One thing to remember, the way the Washington Post categorizes mentally ill is to in essence say it means insane, where sane (opposite supposedly) is average in all respects (which no-one is all the time, sorry folks). So, those who are not average like Buddhism? Good, happy to be among them.
  • 'Enough now with teaching what only with difficulty I reached.This Dhamma is not easily realized by those overcome with aversion & passion. What is abstruse, subtle,deep,hard to see,going against the flow —those delighting in passion, cloaked in the mass of darkness, won't see.'

    "As I reflected thus, my mind inclined to dwelling at ease, not to teaching the Dhamma."

    http://www.accesstoinsight.org/tipitaka/mn/mn.026.than.html
    That is why practising restraint and taking the precepts are essential parts of the religion.
  • vinlynvinlyn Colorado...for now Veteran

    ...

    I just really wonder if this person had been a Christian or a Jew if we would have heard statements like "This tragedy has triggered the beginning of the conversation that Christians/Jews are human beings too with human flaws" from some young laity Christian Minister or Jewish Priest. Would you expect to read from one of the editors of Christianity Today or The Jewish Magazine, the comment "Christianity/Judaism is particularly appealing to mentally unbalanced people seeking to right the ship of their lives, to self-medicate, to curb their impulses.” All Faiths have issues, albeit not many of them have people willing to stand up and say, look at us crackpots.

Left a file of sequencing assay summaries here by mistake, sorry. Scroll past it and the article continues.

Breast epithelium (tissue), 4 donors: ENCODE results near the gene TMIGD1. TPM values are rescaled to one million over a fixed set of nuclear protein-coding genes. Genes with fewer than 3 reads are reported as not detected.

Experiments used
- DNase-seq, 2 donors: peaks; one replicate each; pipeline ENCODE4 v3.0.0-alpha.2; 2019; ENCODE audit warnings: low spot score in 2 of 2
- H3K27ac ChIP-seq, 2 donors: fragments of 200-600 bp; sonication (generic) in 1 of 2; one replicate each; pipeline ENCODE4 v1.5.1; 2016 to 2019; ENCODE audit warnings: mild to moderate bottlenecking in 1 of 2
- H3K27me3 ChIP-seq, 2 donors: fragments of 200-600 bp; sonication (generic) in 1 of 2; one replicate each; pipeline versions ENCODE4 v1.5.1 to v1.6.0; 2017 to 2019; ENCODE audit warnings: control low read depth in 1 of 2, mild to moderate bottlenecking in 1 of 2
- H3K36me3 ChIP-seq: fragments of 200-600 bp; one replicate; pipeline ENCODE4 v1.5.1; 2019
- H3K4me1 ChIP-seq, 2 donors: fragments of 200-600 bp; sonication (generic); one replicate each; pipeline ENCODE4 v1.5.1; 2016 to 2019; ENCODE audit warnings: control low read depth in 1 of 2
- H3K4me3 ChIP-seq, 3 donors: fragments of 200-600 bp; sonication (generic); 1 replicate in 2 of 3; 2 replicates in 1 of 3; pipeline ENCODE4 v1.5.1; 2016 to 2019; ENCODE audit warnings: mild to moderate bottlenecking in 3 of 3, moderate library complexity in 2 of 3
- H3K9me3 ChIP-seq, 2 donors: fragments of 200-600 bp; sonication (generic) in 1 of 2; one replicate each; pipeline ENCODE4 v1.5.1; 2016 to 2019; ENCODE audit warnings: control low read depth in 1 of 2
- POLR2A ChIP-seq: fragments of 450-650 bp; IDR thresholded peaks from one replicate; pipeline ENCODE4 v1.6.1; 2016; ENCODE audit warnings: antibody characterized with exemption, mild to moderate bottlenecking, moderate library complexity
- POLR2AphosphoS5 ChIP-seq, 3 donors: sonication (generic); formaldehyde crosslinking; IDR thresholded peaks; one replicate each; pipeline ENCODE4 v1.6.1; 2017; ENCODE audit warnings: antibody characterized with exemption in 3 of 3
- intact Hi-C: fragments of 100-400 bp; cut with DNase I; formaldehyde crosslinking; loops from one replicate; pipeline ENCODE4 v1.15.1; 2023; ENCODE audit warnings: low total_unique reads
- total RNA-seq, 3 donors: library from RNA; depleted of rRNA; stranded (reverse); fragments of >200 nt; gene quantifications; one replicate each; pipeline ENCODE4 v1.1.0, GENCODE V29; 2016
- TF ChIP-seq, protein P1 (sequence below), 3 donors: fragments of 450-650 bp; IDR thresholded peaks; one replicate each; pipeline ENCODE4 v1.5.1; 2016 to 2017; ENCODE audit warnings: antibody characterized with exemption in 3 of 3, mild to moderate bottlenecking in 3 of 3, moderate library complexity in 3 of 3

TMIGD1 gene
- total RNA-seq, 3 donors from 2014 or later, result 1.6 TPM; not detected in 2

With perpetrators that gain much public attention, their religion is often discussed in the context of what happened.

    Yes, all religions have issues...and YES, that includes Buddhists.

    Why all the angst? Jeepers. Me thinks thou dost protest too much.

    KrustyCrabs
  • edited September 2013
    vinlyn said:

    With perpetrators that gain much public attention, their religion is often discussed in the context of what happened.

    Yes, all religions have issues...and YES, that includes Buddhists.

    Why all the angst? Jeepers. Me thinks thou dost protest too much.

    The article made it a point to see a connection between mental issues and Buddhism, that is often not the case of other religions. Islam certainly gets tied in with most violence generated by their members, but this is one of the first times I have seen Buddhism listed as such.